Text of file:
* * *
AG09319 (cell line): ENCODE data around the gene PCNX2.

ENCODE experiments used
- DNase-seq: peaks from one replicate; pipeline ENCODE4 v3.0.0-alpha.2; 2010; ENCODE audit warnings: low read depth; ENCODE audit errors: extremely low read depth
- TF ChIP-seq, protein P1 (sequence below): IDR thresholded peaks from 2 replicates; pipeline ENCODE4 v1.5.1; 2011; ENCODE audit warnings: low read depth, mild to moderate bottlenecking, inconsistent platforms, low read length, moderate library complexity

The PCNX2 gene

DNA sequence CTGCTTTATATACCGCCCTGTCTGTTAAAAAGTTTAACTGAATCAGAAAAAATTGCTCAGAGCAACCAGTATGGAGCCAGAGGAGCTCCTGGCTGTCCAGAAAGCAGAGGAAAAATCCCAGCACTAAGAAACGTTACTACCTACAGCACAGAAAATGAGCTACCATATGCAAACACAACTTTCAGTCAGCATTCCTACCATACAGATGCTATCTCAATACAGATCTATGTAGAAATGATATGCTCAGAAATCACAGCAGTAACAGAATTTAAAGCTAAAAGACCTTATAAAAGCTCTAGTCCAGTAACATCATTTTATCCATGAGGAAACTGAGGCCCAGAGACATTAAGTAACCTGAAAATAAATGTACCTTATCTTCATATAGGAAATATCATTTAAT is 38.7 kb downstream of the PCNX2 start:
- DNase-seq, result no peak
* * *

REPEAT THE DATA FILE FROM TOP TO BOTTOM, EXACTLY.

AG09319 (cell line): ENCODE data around the gene PCNX2.

ENCODE experiments used
- DNase-seq: peaks from one replicate; pipeline ENCODE4 v3.0.0-alpha.2; 2010; ENCODE audit warnings: low read depth; ENCODE audit errors: extremely low read depth
- TF ChIP-seq, protein P1 (sequence below): IDR thresholded peaks from 2 replicates; pipeline ENCODE4 v1.5.1; 2011; ENCODE audit warnings: low read depth, mild to moderate bottlenecking, inconsistent platforms, low read length, moderate library complexity

The PCNX2 gene

DNA sequence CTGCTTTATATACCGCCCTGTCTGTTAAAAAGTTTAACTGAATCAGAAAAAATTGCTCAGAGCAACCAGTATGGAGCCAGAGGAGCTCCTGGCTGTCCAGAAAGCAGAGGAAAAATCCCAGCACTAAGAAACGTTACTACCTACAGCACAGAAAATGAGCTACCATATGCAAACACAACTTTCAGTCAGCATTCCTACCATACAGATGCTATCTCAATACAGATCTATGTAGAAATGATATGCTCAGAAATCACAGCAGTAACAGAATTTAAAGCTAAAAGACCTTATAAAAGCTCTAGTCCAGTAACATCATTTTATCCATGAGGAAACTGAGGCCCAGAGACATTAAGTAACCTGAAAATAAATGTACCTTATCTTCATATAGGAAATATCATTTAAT is 38.7 kb downstream of the PCNX2 start:
- DNase-seq, result no peak